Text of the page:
There’s been much discussion this past year about dresses.
Seven years ago, a trip to Hillsborough for a grouping of magazine features (search our archives for “Under the Hillsborough Sun,” May 2014) started me reading about the dressmaker of first lady Mary Todd Lincoln, the wife of one of my three favorite presidents.
Just west of the Hillsborough Museum was a house with a placard that said Mrs. Lincoln’s dress designer, Elizabeth Keckley, had been a slave there before being taken to Missouri. There, supporting the family that owned her as a dressmaker, she still managed to earn enough to purchase her freedom and that of her son.
Mrs. Keckley’s book, The Story of Elizabeth Keckley, describes her spectacular rise from slavery to become one of the most sought-after Washington dressmakers of the 18th century.
You will find samples of Keckley’s dresses created for Lincoln at the Smithsonian in Washington. Mrs. Lincoln was quite fashionable, and these bell-shaped dresses were all the rage in America; north, south, east and west.
I have thoroughly enjoyed seeing the young women of this area in replicas of these type of gowns every year during our beloved Azalea Festival. In late 2019, my team sent me to dressmaker Debbie Scheu and, after an enormous amount of urging, I donned one of her bell-shaped dresses.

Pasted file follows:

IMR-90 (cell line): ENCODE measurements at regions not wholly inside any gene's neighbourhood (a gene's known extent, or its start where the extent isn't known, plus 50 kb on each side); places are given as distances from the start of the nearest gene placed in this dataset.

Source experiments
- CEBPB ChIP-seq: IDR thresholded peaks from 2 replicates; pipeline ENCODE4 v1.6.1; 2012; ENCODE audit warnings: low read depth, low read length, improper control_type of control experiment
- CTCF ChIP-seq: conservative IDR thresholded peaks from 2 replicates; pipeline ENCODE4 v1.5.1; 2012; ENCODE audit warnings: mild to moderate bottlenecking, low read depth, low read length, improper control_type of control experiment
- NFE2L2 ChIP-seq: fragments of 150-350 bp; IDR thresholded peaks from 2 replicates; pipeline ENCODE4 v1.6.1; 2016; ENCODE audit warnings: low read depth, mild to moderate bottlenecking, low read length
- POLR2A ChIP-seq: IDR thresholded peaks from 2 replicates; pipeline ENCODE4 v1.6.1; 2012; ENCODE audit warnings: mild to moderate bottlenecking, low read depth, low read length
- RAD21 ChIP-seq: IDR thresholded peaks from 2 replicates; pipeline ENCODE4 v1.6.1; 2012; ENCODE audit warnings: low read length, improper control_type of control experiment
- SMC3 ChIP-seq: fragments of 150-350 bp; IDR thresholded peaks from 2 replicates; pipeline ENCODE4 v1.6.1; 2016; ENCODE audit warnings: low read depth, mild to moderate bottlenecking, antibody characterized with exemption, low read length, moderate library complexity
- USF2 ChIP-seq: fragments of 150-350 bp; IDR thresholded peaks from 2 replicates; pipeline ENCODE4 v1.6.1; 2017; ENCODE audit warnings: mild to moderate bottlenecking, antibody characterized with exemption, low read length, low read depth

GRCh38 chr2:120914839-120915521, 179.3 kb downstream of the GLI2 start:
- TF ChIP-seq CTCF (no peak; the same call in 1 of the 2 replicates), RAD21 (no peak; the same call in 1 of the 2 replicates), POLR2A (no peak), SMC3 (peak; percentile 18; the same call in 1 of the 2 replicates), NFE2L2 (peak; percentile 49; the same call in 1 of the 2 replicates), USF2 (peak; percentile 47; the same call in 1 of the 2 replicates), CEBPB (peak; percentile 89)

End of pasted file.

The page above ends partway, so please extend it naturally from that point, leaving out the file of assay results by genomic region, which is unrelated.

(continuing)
I can confirm what you will read in Christine Gonzalez’s article: stepping into one of these replica dresses is an adventure and once installed in it, it brings a broad smile to your face. There was zero chance I was going to be photographed in it, but I did quite enjoy my few minutes in front of the mirror. What’s not to love about the hats and gloves, and parasols?
The Azalea Festival has always been a much needed economic driver for the area and that’s actually why it was created. Businesses small to large (not to mention the nonprofits who benefit from the proceeds) depend on the flow of money generated by those who attend the weeklong celebration with all its traditions.
But I trust you will humor me in my executive decision — even though I am not yet back to work — to take a fond walk down memory lane while acknowledging the magnificent work of the talented, present-day dressmakers.
Don’t miss this year’s fine kitchens, the drive down scenic byways — something I had a chance to do in March — as well as our recipes for tasty smoked meats.
Have a blessed and happy Holy Week.